Japan launches 4th GPS-improving quasi-zenith satellite
System to be used for self-driving cars and precision agriculture
TANEGASHIMA (Kyodo) -- Japan on Tuesday successfully launched into orbit its fourth and final quasi-zenith satellite, aiming at creating a new system to improve the accuracy of global positioning data for a range of applications, including smartphones and vehicle navigation systems.
The satellite will work with three previously launched Michibiki satellites and the U.S. satellite network to provide more precise global positioning system services from fiscal 2018.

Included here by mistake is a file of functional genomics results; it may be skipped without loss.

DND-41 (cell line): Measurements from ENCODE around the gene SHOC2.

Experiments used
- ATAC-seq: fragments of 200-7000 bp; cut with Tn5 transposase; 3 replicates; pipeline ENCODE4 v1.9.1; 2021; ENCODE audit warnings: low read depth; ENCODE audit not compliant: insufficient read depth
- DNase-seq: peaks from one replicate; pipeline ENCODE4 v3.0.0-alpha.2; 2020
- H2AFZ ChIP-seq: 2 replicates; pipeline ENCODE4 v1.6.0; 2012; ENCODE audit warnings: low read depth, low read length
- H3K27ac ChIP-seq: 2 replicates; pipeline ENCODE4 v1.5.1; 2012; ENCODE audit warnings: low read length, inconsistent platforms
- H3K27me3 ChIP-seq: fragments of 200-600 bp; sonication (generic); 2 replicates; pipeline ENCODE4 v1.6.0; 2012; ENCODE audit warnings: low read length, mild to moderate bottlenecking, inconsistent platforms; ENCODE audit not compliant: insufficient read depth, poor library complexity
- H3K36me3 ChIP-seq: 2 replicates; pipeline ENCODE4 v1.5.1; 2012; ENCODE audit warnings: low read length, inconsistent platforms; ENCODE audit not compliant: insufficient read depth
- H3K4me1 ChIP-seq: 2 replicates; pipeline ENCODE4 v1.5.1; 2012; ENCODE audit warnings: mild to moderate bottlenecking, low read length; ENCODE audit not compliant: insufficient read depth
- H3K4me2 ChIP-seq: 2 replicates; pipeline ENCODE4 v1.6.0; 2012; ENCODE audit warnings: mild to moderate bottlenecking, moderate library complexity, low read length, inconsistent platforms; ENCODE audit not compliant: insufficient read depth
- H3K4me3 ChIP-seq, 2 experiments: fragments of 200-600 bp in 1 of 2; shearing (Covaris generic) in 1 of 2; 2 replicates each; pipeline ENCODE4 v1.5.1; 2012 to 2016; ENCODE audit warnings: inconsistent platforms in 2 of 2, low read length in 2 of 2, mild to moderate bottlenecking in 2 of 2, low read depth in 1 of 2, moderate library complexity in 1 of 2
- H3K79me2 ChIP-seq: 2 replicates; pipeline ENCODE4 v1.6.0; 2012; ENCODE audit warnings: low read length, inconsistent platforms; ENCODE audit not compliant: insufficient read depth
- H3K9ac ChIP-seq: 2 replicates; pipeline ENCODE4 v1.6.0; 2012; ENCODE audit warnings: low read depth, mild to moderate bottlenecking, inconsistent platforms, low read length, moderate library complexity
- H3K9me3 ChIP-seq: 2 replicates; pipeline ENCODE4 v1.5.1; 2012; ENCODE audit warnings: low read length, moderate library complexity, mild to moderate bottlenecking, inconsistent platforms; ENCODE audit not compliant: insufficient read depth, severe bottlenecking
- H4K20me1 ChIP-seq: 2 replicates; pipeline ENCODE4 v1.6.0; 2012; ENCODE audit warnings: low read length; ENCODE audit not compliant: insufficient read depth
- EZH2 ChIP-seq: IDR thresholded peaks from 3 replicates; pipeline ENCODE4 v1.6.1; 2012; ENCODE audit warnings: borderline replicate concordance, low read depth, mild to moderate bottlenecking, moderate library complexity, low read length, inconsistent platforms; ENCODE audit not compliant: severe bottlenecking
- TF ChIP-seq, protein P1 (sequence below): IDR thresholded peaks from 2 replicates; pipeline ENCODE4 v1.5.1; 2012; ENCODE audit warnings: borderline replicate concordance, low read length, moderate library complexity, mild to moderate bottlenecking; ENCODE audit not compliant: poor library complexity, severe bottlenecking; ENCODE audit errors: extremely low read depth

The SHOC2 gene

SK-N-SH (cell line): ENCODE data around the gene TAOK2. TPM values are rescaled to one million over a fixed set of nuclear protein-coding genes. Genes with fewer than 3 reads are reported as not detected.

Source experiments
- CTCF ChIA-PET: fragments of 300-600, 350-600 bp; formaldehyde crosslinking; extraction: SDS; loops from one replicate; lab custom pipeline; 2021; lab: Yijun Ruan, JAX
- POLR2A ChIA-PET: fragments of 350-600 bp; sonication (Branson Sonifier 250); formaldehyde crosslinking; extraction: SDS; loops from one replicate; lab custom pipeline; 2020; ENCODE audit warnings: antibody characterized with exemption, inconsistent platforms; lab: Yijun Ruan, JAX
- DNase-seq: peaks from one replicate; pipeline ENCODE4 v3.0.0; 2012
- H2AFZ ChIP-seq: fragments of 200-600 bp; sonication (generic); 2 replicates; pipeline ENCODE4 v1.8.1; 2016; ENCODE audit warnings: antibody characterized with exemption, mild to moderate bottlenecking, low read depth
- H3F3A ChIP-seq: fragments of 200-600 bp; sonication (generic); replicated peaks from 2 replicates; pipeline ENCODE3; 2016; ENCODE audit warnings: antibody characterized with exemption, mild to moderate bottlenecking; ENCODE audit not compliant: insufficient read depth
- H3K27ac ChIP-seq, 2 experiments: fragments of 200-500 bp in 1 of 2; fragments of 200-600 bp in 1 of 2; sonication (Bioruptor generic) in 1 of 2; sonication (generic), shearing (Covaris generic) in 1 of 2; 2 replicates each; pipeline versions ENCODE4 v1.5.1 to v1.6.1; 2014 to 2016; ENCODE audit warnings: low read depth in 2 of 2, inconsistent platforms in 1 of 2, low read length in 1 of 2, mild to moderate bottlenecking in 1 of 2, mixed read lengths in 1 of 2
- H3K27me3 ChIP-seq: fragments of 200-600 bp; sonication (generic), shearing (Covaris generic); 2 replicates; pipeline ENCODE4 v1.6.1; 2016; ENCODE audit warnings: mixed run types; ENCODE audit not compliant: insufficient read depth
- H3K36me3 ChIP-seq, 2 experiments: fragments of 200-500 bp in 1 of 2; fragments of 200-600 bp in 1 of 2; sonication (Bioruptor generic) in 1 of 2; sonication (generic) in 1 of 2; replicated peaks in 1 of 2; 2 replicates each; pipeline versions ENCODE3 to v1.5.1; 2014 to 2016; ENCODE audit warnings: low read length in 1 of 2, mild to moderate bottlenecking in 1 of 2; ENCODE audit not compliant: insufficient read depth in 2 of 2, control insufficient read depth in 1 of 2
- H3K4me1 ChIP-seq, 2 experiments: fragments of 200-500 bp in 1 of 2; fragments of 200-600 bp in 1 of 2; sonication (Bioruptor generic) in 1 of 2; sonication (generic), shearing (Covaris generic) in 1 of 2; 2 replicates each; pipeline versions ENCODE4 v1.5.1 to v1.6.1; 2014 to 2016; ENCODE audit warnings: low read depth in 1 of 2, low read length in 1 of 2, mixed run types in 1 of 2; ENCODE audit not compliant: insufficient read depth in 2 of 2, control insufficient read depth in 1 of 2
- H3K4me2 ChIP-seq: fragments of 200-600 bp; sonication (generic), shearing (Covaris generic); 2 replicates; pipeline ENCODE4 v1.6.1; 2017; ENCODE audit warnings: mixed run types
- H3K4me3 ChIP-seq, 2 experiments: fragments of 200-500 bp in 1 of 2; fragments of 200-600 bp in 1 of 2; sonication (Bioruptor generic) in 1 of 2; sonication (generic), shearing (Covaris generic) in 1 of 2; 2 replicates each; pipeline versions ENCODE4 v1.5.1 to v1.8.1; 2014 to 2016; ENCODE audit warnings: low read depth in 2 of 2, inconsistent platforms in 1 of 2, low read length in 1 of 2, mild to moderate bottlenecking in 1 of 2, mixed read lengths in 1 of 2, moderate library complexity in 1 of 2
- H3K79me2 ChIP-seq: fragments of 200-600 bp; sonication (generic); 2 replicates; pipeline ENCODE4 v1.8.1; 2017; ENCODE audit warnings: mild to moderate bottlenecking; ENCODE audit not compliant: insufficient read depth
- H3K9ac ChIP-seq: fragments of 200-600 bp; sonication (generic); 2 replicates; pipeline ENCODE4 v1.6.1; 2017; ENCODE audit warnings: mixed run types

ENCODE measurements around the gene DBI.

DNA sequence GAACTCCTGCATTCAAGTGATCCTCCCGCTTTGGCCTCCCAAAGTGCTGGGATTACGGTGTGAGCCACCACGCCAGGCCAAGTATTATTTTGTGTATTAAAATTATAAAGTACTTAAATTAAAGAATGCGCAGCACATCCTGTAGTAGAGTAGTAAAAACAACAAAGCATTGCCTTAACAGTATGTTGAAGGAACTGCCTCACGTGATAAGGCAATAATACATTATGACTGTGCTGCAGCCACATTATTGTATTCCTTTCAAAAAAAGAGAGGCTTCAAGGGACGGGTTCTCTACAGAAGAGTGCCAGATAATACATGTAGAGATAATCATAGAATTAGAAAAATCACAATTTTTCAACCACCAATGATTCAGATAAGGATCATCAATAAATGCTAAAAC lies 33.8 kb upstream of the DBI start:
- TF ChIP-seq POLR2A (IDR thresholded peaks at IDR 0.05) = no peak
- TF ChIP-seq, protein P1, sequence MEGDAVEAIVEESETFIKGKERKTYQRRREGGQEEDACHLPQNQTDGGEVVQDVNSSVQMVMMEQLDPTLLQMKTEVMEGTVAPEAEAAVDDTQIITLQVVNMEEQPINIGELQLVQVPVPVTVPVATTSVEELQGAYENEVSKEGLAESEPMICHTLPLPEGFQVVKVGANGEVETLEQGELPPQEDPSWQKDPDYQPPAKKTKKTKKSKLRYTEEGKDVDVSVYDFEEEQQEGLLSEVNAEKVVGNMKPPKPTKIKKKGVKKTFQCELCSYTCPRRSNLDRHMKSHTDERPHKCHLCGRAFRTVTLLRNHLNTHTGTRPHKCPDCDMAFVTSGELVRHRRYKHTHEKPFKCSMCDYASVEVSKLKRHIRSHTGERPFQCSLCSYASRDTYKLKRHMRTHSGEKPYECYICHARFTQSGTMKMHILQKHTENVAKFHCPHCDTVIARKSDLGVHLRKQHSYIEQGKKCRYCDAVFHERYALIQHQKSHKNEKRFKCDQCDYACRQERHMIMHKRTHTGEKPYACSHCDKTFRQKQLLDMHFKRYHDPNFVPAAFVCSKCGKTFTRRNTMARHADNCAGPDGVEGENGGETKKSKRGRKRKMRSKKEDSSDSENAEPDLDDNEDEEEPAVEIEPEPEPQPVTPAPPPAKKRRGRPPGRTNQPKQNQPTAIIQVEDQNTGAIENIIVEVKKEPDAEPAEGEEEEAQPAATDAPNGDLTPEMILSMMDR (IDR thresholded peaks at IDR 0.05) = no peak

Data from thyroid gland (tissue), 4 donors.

An H-2A rocket carrying the Michibiki No. 4 satellite lifted off at around 7 a.m. from the Tanegashima Space Center in Kagoshima Prefecture, southwestern Japan.
The upgraded GPS services are expected to be used for autonomous driving cars as well as to allow farm machinery to use more precise location data.
The government aims to increase the number of satellites in orbit to seven in fiscal 2023 to build a "Japanese GPS," enabling the Japanese system to operate independently of the U.S. network, which Japan had previously fully depended on.